The Federal Register has launched a re-design of its Website, federalregister.gov. The new site is XML-based and was developed using open source code (now available on GitHub).

“The Daily Journal of the United States,” the FR is managed by the Office of the Federal Register (OFR) of the National Archives and Records Administration (NARA) and the U.S. Government Printing Office (GPO) and serves as “the legal newspaper of the U.S. government and contains rules, proposed rules, and public notices of federal agencies, as well Presidential documents.”

The time has come to build a reliable, open platform that allows local governments to post development requirements and give private developers the ability to respond and build these applications for free.

Going a step further, we need to build a free, open source platform specifically for government, making it easier for government to install and implement and leverage plugins or modules for anything from standard contact forms to 311 citizen requests applications.

Sunlight Foundation has launched TransparencyData, a new Website that lets users easily access the past 20 years of federal and state campaign contributions all in one place. The site merges data from OpenSecrets, FollowTheMoney.org and lobbying information from the Senate Office of Public Records.

The Public Online Information Act (POIA) of 2010, H.R.4858, was introduced on March 13 by Rep. Steve Israel (D-N.Y.) to put public information online in user-friendly formats in a timely fashion. The bill applies to Executive Branch agencies and is essentially a proactive approach to FOIA (Freedom of Information Act). Sunlight Foundation has launched Public=Online, a grassroots campaign to gain support for the legislation.

Sunlight Labs is holding a civic design contest, Design for America, in an effort to “make government data more accessible and comprehensible to the American public.” Categories are Data Visualization, Process Transparency and Redesigning the Government.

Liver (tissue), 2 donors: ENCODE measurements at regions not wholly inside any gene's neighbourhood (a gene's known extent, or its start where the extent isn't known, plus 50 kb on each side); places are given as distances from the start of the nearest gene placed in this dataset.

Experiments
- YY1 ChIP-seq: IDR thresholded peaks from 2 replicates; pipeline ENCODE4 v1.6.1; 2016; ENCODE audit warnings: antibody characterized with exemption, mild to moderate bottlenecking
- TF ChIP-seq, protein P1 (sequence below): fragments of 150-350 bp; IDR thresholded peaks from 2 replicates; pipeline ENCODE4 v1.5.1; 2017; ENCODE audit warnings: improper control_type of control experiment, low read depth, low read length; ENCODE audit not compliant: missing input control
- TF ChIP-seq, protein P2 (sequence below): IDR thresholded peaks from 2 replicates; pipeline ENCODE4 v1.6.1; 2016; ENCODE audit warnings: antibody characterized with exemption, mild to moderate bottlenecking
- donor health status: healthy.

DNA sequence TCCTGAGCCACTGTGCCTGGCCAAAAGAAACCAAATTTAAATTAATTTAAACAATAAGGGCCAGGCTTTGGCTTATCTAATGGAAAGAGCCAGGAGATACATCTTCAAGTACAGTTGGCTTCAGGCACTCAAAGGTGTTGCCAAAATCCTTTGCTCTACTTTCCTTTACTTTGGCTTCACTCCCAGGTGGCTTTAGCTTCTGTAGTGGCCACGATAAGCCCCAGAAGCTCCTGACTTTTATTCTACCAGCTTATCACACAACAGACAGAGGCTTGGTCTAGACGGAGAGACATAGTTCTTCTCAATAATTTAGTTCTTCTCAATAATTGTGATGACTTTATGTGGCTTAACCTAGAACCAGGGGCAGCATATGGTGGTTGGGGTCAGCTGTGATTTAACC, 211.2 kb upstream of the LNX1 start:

Fresh from: Sunlight is a new GovFresh feature that highlights the latest transparency and open government news directly from Sunlight Foundation and Sunlight Labs. Contributors will include Sunlight’s best and brightest, including transparency hunk Jake Brewer.

On the heels of the Open Government Memo of January 21st, 2009, the Obama Administration has issued the Open Government Directive. The Directive tells agencies what they must do to meet the expectations set by the Memo. The directive names many deadlines for agency compliance, most of them around reducing FOIA backlogs and increasing the amount of agency data released to the public. This isn’t surprising, since the Memo names transparency, collaboration, and participation as the guiding principles. Transparency is the easiest to articulate and implement — just get the data out there in a useful form. Josh Tauberer’s Open Data is Civic Capital: Best Practices for “Open Government Data” is an excellent handbook for doing this. If you want to track agencies’ progress, the Sunlight Labs folks have produced the outstanding Open Watcher.

Sunlight Foundation is a Washington, DC-based 501c(3) non-profit organization founded in 2006 to focus on “making government transparent and accountable.” Its name comes from a quote by Supreme Court Justice Louis Brandeis: “Sunlight is the best disinfectant.”

Sunlight was co-founded by Michael Klein and Ellen Miller. Miller serves as its executive director.

Here’s what open government and Gov 2.0 leaders are saying about the new White House Open Government Directive.

Sunlight Labs has joined with Mozilla, Google, Redhat, Fedora, Open Source for America and Code for America to promote the Great American Hackathon. The two-day event, December 12-13, aims to “to solve as many open government problems as we can with as many hackathons across the country as possible.”